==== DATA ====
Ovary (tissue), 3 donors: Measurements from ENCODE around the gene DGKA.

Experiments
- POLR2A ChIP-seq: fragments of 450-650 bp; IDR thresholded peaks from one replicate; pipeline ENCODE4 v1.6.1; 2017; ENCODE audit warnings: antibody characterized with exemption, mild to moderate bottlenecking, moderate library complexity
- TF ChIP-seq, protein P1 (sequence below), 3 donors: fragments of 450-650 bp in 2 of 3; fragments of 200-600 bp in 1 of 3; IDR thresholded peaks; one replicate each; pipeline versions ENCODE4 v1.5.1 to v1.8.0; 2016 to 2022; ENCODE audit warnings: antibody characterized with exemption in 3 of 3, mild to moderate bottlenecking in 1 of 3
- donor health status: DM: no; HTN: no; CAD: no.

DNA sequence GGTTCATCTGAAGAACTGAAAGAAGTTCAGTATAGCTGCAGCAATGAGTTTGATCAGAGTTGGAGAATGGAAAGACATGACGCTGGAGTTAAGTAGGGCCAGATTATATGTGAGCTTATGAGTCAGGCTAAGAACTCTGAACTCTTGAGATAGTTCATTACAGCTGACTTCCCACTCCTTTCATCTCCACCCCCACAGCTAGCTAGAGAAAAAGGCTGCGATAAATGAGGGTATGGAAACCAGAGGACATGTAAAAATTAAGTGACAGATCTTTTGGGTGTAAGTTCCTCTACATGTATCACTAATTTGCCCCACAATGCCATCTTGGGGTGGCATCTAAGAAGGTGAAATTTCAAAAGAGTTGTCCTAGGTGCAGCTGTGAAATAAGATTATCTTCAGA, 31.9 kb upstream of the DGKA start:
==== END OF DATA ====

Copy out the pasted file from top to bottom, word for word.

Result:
Ovary (tissue), 3 donors: Measurements from ENCODE around the gene DGKA.

Experiments
- POLR2A ChIP-seq: fragments of 450-650 bp; IDR thresholded peaks from one replicate; pipeline ENCODE4 v1.6.1; 2017; ENCODE audit warnings: antibody characterized with exemption, mild to moderate bottlenecking, moderate library complexity
- TF ChIP-seq, protein P1 (sequence below), 3 donors: fragments of 450-650 bp in 2 of 3; fragments of 200-600 bp in 1 of 3; IDR thresholded peaks; one replicate each; pipeline versions ENCODE4 v1.5.1 to v1.8.0; 2016 to 2022; ENCODE audit warnings: antibody characterized with exemption in 3 of 3, mild to moderate bottlenecking in 1 of 3
- donor health status: DM: no; HTN: no; CAD: no.

DNA sequence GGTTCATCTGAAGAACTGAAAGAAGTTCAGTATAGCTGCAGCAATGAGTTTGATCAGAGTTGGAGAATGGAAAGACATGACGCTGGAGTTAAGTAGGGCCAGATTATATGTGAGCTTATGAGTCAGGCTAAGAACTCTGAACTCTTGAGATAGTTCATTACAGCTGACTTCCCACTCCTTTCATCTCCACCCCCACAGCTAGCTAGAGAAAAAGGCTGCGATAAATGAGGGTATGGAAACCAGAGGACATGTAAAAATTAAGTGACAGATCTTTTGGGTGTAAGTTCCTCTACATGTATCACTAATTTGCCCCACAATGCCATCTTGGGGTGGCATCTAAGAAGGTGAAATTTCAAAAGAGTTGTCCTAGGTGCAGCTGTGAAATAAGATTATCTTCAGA, 31.9 kb upstream of the DGKA start: